UNESCO’s theme for this year’s International Day of Commemoration in Memory of the Victims of the Holocaust, occurring January 27, is “From Words to Genocide: anti-Semitic Propaganda and the Holocaust.” The goal of the debates on this day is to “examine the roots and consequences of hate speech.”
UNESCO’s page announcing this memorial day states that “The International Day of Commemoration in Memory of the Victims of the Holocaust was established … to ‘urge Member States to develop educational programs to instill the memory of the tragedy in future generations to prevent genocide from occurring again.’”
The organization also quotes Director General, Mrs. Irina Bokova, from September 27, 2015: “The prevention of genocide starts on the benches of schools…Education can help prevent hate speech and undermine prejudice.” These truthful words of Mrs. Bokova coincide with the spirit of the words I had heard from her when we met in Paris a few years ago.
However, these words also underline the real danger of another holocaust happening in the foreseeable future. When you consider the unbridled hate speech against Israel taking place in campuses all over the US and the UK, the biased and often false or twisted “facts” presented there, and compare it to the anti-Semitic atmosphere that prevailed in Nazi Germany, you cannot help thinking that what is happening today is the exact opposite of Bokova’s vision for education.
There is bashing of Israel on campuses from California to New York, and “Professors harangue and mock Jewish students in class, and give them bad grades for presenting a diverse view of the Middle East conflict.”
In the UK, “Hundreds of British academics have sparked outrage by declaring they will boycott all Israeli universities,” and the UK Media Watch reports that “Guardian publishes pro-BDS ad by privileged Britons hostile to Israel’s existence.”
Jews feel unsafe throughout Europe, especially in the more liberal countries. Just as in prewar Germany, freedom of speech is being used to spread unsubstantiated statements that fuel the hatred toward Israel and toward Jews.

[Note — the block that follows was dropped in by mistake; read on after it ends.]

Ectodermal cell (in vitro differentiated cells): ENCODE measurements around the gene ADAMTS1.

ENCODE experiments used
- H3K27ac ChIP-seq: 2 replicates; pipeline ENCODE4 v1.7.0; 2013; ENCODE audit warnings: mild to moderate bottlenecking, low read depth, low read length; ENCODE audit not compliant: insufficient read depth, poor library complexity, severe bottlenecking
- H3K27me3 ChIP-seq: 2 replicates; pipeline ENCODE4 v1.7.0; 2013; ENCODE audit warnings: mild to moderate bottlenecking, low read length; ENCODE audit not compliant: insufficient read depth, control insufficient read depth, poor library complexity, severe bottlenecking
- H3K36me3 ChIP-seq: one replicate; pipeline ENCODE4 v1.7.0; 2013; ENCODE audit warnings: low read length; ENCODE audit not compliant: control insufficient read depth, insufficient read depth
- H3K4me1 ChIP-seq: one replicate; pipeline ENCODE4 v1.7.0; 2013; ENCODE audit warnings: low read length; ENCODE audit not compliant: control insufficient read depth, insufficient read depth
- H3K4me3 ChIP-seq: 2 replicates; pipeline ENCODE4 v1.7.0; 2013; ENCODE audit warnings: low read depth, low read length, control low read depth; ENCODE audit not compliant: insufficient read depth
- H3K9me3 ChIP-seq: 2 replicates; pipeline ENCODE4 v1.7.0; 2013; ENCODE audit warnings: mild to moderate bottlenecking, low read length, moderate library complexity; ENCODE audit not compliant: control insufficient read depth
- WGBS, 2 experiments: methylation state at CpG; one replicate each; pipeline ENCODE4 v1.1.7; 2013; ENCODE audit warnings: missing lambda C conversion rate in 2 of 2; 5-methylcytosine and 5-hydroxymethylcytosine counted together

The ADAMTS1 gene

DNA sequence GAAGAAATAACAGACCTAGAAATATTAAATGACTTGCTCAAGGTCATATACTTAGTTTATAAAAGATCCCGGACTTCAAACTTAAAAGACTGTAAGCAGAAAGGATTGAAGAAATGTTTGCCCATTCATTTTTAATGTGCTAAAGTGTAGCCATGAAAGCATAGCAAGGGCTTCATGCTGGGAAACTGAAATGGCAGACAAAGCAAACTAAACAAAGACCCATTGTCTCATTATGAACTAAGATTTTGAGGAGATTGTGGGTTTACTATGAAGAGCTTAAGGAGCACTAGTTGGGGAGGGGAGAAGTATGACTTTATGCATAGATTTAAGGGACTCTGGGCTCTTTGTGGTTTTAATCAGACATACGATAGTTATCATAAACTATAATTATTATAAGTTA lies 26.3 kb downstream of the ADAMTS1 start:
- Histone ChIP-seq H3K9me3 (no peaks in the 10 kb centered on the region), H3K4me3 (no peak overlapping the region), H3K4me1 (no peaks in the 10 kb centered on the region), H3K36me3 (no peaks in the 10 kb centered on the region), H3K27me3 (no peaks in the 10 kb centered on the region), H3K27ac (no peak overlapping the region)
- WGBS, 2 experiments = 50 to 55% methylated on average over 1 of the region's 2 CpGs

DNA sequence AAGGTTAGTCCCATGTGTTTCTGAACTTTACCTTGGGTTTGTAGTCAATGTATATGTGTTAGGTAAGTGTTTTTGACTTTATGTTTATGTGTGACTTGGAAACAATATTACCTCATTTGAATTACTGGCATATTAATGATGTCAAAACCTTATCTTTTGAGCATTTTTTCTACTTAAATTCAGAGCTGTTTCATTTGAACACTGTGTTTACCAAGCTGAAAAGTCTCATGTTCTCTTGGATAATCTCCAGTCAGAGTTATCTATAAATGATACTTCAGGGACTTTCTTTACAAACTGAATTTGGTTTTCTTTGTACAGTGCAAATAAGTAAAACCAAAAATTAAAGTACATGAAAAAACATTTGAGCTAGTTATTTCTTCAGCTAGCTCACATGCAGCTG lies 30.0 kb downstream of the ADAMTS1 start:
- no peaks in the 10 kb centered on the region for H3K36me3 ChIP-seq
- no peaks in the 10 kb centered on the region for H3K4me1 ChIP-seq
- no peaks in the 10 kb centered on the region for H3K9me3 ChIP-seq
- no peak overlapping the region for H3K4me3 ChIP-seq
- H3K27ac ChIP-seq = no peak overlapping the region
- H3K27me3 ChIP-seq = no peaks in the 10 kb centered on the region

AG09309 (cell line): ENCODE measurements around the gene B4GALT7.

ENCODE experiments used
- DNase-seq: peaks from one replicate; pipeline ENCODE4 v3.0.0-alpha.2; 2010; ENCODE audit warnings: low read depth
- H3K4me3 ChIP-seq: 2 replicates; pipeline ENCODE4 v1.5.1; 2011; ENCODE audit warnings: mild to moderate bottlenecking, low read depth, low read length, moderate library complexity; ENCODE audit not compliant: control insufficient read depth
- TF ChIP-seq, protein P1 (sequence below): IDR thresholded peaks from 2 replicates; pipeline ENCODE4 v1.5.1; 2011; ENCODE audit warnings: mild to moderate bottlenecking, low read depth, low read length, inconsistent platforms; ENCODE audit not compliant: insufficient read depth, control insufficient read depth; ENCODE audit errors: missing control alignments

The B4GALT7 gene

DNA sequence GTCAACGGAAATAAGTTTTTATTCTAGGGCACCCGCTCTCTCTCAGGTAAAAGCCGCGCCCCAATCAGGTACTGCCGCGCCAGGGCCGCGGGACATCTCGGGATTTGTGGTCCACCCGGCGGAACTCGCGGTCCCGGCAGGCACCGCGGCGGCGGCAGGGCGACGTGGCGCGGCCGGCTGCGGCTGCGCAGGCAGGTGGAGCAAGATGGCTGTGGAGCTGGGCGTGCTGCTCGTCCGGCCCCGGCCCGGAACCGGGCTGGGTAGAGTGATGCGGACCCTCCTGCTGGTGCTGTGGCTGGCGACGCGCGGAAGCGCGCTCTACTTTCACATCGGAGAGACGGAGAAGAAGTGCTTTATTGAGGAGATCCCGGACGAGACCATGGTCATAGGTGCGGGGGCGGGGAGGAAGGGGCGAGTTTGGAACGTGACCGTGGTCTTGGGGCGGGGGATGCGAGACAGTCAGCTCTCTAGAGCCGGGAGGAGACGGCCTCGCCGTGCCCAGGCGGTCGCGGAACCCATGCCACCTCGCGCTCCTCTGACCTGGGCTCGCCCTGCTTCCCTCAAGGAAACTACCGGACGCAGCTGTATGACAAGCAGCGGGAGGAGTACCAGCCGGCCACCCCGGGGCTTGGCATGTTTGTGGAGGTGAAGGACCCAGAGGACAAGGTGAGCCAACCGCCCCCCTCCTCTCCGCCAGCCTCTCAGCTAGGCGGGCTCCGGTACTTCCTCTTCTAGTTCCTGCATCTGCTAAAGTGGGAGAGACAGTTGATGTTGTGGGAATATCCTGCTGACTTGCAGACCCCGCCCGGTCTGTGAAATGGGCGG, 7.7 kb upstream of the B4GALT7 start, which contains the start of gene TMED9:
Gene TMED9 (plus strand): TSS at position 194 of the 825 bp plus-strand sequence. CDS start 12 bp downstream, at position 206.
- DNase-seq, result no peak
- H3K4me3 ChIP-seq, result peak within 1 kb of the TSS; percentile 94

I have already written why I think that Jews have no future in Europe. But I need to be clearer: We Jews have no future anywhere, at least not one that we would like to deem desirable, unless we do our job.
What is our “job”? It is to unite. One of the comments to my just referenced post, “Why Jews Have No Future in Europe,” was “Chosen people…how arrogant is that!” I can understand this comment, but we must remember that we were not chosen to be rulers of the world; we were chosen to offer the world a way to unite above all differences so that people will be able to love one another as themselves.
But to do that, we have to go first. We achieved it before, when we first became a nation, and the task we were given, to be a light for the nations, entails just that: bring the light of unity, since the world is sinking into the abyss of ego wars and pathological narcissism. If we avoid it the world will blame us for the next world war that will result from humankind’s ruthlessness and apathy toward our fellow humans.
We are a nation that was forged around the ideology of mercy and brotherly love when strangers agreed to unite and bond as equals. We became a nation when we pledged to be “as one man with one heart.” Since then, it has been our duty to keep this connection, this modus operandi of the nation, and this is also when we were given the task to be a light for the nations—not out of enfranchisement, but out of servitude! The service of the Jews to the world is to execute and set an example of loving others as themselves.
Over time, we have abandoned the unique connection we had cultivated and became self-centered. The problem is that now that humankind has discovered that we are all interdependent, it is seeking a way to live together peacefully, but cannot find one. We had it but abandoned it. Until we learn how to be as united as before, the world will not learn how to do this and will continue to blame us for its woes. This is why if we want to prevent the next holocaust, we, Jews, must show the light of unity to the world.
It may sound arrogant, but we are already blamed for everything that’s wrong with the world, from Ebola to climate change, so it stands to reason that we can also undo what we are accused of doing. All the problems in the world are created, or at least aggravated, by a lack of good will and alienation among us. If we could transform alienation into connection we would solve most every problem in our lives. But as long as we Jews do not set an example of unity and mutual responsibility, there will be no such thing, not to the level of mutual responsibility required to transform our lives. The result will be continued tragedies, and holocausts … until we learn what we must do, and do it. But now that we are educated, at least we have a choice.
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